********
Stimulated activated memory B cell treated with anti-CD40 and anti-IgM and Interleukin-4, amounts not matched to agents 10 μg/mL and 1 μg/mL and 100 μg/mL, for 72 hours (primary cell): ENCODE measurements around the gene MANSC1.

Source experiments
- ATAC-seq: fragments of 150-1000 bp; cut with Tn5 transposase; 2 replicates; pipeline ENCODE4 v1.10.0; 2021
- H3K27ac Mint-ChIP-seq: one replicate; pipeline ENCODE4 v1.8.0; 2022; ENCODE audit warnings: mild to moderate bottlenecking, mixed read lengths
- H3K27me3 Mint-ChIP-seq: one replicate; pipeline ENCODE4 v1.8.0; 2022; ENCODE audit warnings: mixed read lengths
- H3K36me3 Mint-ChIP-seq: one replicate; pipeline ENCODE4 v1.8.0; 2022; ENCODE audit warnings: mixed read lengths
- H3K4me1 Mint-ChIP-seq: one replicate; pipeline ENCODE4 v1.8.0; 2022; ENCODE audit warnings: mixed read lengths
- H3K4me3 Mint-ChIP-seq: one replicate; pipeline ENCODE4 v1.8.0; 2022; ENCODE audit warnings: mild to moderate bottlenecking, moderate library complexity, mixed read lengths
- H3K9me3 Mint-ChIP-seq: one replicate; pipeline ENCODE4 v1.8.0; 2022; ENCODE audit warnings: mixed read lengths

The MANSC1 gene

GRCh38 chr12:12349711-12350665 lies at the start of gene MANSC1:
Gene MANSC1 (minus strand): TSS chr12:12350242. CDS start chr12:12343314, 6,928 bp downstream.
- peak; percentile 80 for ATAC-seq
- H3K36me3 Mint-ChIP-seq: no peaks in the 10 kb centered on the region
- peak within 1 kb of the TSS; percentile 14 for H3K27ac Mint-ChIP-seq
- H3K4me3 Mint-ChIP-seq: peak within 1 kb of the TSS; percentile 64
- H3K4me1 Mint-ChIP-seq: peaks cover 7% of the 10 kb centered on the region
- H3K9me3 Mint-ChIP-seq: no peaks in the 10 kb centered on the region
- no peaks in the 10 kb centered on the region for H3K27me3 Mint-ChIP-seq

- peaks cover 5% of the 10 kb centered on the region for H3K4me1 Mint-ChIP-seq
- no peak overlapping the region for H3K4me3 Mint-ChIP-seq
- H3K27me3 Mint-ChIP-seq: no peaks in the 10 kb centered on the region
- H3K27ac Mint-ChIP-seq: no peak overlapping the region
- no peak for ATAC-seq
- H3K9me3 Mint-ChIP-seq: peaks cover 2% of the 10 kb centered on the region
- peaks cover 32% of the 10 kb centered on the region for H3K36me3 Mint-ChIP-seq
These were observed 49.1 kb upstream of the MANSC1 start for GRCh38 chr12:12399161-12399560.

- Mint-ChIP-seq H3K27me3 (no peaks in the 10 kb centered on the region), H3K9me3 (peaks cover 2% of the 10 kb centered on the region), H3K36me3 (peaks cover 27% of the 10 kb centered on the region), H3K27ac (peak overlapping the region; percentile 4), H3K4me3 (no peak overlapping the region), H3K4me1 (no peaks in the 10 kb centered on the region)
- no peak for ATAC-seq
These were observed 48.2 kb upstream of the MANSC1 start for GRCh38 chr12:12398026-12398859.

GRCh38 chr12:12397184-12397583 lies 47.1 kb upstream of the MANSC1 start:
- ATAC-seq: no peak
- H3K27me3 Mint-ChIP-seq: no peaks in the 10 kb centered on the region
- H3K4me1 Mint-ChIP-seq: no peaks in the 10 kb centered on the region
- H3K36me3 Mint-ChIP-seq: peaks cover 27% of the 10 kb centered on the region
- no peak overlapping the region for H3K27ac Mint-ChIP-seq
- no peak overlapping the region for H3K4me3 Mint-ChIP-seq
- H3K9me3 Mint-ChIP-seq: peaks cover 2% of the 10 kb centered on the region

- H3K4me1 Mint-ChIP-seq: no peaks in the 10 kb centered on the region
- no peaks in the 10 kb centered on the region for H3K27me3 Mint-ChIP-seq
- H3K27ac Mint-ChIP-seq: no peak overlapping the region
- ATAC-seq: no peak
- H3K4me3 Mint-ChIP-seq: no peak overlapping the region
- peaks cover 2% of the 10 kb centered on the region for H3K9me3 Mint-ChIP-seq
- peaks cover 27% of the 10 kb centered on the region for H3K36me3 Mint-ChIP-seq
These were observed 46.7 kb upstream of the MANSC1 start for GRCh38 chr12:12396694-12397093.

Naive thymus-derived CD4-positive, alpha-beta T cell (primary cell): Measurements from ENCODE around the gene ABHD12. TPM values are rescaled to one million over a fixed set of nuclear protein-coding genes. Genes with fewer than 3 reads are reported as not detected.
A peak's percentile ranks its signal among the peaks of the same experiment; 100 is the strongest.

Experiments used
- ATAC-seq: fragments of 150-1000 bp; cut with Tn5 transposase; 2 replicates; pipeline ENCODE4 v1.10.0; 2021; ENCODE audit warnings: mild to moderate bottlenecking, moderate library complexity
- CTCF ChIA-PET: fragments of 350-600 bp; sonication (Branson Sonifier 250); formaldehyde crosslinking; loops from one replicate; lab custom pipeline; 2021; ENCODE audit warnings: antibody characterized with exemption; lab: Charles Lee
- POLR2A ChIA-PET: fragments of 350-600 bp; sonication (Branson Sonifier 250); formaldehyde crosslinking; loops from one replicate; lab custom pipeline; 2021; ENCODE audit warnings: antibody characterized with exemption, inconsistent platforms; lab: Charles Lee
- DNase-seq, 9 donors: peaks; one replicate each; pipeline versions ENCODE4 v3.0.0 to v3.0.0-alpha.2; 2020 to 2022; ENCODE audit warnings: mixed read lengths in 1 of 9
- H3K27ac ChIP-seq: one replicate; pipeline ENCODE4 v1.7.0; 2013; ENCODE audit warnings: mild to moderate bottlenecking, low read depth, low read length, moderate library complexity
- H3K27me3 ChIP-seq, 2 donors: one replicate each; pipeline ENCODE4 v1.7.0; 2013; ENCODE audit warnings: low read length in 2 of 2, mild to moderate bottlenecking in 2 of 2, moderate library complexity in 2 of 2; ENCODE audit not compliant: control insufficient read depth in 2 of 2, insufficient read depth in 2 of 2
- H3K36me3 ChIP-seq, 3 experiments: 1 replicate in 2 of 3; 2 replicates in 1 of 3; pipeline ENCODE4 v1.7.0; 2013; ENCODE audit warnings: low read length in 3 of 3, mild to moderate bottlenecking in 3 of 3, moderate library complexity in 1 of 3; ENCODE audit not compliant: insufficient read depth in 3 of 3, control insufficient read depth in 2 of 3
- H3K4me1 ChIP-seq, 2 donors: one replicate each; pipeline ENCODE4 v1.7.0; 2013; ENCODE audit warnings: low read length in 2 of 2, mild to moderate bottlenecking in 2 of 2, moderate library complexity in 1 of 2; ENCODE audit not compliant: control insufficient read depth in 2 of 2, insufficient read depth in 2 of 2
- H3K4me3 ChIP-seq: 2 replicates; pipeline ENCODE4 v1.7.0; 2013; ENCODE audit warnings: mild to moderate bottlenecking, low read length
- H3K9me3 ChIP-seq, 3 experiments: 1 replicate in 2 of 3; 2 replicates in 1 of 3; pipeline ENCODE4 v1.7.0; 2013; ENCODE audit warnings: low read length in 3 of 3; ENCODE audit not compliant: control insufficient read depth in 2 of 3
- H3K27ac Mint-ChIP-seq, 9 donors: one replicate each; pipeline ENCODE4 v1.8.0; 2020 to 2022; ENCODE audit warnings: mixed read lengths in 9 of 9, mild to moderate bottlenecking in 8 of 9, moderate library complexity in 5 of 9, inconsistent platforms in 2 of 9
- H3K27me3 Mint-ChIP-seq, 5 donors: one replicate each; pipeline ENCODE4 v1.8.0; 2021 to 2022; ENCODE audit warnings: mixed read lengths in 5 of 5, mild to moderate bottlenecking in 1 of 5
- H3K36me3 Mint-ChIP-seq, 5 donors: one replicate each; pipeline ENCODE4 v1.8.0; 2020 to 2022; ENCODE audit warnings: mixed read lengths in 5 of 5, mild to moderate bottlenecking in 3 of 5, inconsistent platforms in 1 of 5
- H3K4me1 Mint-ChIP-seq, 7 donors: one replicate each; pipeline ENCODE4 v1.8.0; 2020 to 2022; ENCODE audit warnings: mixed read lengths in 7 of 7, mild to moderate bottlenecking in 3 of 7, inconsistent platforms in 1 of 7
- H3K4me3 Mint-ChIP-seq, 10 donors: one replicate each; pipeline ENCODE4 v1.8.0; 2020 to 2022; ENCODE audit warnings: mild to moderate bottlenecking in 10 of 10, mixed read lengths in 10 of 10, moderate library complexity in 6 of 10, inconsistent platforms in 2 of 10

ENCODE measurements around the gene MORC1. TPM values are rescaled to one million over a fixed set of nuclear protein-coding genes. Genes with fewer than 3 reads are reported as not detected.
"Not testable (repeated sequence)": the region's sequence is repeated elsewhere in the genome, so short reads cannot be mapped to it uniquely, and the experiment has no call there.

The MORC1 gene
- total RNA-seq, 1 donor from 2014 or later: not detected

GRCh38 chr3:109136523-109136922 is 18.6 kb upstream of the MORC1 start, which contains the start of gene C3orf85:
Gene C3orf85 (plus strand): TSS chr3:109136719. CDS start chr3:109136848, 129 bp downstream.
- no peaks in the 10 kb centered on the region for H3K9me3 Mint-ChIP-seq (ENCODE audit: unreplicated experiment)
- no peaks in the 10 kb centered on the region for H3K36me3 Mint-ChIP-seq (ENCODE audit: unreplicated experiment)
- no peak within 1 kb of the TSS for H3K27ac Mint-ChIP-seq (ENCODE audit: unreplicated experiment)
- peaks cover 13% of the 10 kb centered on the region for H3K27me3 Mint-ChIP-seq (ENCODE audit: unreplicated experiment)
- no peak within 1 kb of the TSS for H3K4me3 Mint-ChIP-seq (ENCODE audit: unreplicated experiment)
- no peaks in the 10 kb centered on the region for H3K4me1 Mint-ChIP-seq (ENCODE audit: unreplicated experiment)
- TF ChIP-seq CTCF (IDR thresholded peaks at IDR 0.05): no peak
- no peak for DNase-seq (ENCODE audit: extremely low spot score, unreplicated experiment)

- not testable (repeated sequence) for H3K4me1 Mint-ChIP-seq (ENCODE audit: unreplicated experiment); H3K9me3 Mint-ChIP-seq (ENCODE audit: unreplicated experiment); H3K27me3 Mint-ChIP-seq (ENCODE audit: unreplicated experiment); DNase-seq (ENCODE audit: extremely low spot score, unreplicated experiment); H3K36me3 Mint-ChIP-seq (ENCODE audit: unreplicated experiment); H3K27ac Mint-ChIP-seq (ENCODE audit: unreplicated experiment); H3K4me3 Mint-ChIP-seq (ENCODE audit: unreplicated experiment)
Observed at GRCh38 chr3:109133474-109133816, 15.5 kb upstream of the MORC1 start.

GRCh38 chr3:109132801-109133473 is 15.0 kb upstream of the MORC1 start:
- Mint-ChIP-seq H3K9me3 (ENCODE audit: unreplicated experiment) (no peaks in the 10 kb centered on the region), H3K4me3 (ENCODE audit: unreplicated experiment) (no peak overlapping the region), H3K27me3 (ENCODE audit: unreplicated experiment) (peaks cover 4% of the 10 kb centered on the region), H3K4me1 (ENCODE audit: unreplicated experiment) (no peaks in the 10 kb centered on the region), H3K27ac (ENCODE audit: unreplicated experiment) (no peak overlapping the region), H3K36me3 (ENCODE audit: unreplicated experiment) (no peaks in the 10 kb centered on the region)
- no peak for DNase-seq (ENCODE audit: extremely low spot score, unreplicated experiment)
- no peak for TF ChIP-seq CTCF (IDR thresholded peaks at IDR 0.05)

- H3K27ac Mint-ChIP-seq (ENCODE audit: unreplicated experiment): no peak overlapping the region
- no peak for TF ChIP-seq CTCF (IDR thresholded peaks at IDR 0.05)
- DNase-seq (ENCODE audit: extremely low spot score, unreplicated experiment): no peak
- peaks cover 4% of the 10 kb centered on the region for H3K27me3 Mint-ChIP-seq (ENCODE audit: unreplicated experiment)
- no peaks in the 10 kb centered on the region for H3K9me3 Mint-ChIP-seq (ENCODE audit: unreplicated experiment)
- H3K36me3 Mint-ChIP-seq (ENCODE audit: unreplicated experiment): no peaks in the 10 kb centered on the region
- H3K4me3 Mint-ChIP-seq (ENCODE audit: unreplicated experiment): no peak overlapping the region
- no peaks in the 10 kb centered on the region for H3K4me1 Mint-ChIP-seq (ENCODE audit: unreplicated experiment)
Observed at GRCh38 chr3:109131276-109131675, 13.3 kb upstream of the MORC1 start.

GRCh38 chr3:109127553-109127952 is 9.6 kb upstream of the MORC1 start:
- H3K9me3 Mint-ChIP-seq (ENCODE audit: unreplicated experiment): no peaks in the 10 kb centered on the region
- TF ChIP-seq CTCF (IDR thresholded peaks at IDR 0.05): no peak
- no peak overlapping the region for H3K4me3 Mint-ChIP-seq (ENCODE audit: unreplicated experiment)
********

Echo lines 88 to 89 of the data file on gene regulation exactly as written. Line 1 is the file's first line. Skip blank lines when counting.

- peaks cover 4% of the 10 kb centered on the region for H3K27me3 Mint-ChIP-seq (ENCODE audit: unreplicated experiment)
- no peaks in the 10 kb centered on the region for H3K9me3 Mint-ChIP-seq (ENCODE audit: unreplicated experiment)